A mass grave has been discovered by local authorities in the southern Iraqi province of al-Muthanna containing the bodies of people believed to have been killed during the former Ba’athist regime’s deadly Anfal campaign against the Kurds three decades ago.
The grave was found in the desert about 170 kilometers (106 miles) west of the city of Samawa, and is estimated to contain up to 200 bodies.
“Initial indications have shown that it contains the honorable Anfal [victims] of Kurdistan,” Kurdistan Region Deputy Prime Minister Qubad Talabani said in a post published on his official Facebook page on Saturday night.
Farqan Sahib, a volunteer working at the site of the discovery, told Kurdish-language Rudaw television news network that he had seen the remains of a mother with “a baby in her arms and another next to her.”
Attending the unearthing of the mass grave on Sunday, Iraqi President Barham Salih said Iraq must never forget Saddam Hussein’s crimes or allow his party to return.“He killed them because they did not accept the continuation of this regime, because they wanted to live a free and dignified life,” Salih said, adding, “He brought them to Samawa to bury them, but our people in Samawa embraced them.”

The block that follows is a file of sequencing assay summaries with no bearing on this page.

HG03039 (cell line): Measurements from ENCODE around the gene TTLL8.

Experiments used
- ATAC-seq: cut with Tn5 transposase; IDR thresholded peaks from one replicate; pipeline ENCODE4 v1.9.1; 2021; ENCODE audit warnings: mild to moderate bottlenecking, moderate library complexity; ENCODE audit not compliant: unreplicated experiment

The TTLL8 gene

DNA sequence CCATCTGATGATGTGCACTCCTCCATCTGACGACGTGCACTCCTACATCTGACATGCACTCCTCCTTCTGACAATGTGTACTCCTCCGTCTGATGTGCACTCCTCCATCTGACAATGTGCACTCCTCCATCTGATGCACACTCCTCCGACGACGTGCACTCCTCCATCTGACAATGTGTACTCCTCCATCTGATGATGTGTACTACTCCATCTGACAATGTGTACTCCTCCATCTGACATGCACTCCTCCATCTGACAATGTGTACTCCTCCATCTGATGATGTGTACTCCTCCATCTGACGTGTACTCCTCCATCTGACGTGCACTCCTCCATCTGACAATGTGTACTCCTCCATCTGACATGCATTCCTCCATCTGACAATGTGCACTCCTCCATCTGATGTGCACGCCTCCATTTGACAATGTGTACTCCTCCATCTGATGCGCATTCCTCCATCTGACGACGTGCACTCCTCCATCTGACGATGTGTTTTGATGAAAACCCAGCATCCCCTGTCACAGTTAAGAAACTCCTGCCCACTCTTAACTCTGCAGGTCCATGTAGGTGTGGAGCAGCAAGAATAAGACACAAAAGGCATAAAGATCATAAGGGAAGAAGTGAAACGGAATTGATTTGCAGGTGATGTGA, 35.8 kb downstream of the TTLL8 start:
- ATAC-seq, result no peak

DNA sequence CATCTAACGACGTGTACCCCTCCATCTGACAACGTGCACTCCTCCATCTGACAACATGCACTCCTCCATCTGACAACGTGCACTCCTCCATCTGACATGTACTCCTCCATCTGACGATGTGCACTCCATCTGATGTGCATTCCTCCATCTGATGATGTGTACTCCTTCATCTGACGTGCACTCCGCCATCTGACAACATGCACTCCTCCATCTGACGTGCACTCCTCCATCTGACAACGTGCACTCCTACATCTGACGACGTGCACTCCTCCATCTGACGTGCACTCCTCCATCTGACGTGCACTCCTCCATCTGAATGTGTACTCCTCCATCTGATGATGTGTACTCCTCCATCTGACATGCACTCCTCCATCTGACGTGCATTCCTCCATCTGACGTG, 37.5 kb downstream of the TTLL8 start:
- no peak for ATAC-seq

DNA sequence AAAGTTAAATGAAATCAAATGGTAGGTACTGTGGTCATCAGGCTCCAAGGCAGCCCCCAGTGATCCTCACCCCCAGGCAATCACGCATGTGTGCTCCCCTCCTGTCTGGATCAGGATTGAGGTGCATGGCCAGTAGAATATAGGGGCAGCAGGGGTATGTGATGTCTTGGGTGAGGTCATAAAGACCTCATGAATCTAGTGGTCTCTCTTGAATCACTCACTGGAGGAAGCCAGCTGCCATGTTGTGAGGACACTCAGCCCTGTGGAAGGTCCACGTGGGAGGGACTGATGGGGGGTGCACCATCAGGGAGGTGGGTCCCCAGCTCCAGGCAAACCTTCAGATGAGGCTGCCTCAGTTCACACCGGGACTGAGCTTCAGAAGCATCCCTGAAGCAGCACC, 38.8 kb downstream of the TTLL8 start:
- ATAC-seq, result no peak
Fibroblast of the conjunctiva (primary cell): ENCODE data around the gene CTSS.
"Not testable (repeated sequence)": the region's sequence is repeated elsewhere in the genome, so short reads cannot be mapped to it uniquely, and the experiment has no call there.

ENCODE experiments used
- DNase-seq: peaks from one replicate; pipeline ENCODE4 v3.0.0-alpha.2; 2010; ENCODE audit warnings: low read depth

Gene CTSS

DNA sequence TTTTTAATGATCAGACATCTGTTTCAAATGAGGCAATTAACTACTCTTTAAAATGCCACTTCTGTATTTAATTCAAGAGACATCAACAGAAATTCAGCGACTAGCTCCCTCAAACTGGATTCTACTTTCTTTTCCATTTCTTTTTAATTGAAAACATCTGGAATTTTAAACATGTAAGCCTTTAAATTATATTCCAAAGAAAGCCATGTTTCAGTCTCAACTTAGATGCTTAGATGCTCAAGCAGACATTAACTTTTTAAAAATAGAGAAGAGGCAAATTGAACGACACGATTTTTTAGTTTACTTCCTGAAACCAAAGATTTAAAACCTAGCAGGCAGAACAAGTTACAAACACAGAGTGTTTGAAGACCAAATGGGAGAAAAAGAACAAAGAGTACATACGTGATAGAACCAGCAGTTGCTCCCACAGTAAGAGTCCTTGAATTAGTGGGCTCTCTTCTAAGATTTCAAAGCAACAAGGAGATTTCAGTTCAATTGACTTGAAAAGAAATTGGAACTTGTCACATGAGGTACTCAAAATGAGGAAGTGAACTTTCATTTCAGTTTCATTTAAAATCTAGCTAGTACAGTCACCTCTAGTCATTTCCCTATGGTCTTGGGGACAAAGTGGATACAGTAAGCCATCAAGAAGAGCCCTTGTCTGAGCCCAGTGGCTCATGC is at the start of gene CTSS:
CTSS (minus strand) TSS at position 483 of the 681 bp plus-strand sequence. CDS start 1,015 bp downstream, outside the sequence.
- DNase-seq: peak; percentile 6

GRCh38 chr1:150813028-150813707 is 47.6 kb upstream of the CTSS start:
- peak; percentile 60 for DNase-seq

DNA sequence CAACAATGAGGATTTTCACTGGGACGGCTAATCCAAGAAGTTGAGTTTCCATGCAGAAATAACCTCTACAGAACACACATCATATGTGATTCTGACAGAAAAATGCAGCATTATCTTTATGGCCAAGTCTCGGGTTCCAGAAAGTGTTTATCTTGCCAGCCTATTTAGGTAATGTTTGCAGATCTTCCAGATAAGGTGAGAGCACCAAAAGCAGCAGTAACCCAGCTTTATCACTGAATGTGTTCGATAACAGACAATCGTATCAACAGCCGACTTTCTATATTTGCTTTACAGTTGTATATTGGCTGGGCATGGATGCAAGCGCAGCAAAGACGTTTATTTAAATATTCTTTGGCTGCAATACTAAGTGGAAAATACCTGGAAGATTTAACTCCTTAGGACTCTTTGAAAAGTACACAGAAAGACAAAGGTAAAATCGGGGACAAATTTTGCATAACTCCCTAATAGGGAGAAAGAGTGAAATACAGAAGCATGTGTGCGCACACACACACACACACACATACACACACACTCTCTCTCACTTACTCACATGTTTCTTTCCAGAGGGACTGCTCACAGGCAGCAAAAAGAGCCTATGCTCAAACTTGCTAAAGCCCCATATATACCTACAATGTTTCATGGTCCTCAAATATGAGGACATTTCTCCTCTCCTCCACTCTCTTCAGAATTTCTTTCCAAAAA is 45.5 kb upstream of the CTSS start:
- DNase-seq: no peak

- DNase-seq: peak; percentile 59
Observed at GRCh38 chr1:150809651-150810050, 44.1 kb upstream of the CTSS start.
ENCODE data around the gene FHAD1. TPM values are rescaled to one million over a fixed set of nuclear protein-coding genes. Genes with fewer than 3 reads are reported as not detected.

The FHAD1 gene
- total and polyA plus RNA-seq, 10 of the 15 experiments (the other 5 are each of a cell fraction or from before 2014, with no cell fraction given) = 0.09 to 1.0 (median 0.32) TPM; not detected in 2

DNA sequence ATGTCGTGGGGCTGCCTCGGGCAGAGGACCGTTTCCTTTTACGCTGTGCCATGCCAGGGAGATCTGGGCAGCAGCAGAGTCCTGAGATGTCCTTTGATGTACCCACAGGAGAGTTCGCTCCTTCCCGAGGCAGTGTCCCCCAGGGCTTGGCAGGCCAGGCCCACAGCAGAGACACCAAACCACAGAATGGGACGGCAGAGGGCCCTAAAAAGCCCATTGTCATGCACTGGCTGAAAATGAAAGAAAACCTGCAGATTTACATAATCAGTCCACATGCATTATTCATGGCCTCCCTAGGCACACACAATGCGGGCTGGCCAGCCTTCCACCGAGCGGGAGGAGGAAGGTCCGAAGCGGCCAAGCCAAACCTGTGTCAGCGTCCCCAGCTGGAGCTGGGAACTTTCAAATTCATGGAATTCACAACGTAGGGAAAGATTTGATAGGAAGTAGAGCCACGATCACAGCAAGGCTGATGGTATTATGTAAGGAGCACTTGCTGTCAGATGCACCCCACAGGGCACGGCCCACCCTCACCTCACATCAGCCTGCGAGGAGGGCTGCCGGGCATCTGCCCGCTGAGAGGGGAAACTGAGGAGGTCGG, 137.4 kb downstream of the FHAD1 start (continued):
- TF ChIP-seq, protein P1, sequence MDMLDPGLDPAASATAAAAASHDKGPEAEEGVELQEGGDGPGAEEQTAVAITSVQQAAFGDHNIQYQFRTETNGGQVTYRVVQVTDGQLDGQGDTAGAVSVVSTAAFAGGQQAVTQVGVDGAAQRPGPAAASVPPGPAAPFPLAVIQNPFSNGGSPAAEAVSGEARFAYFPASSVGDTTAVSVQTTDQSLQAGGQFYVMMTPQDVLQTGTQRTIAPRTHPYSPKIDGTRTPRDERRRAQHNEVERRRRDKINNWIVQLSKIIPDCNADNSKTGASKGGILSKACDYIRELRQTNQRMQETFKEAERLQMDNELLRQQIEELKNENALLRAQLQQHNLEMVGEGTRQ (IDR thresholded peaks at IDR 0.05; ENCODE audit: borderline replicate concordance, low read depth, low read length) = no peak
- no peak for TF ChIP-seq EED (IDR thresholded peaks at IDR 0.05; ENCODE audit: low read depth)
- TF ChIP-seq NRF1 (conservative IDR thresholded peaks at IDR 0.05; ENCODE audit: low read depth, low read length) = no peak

“The new Iraq must never forget these crimes that were committed against Iraqi people from all groups.”
There are reports that at least 182,000 Kurds were systematically executed by Saddam Hussein’s Ba’ath regime in the late 1980s. Tens of thousands were purportedly taken to Iraq’s southern desert provinces, where they were killed and buried en masse.
The Anfal campaign took place over eight phases, beginning in 1986, reaching its peak in 1988, and culminating in the closing weeks of the Iran-Iraq war (1980-88).
After the collapse of the Ba’athist regime in 2003, the Kurdistan Regional Government (KRG) coordinated with Iraqi officials to uncover graves containing bodies of Kurds killed by the former leader’s forces with the help of local witnesses.
Between 2003 and 2018, more than 2,500 bodies were discovered and repatriated to the semi-autonomous Kurdistan region, said Rebwar Ramazan, a Kurdish official.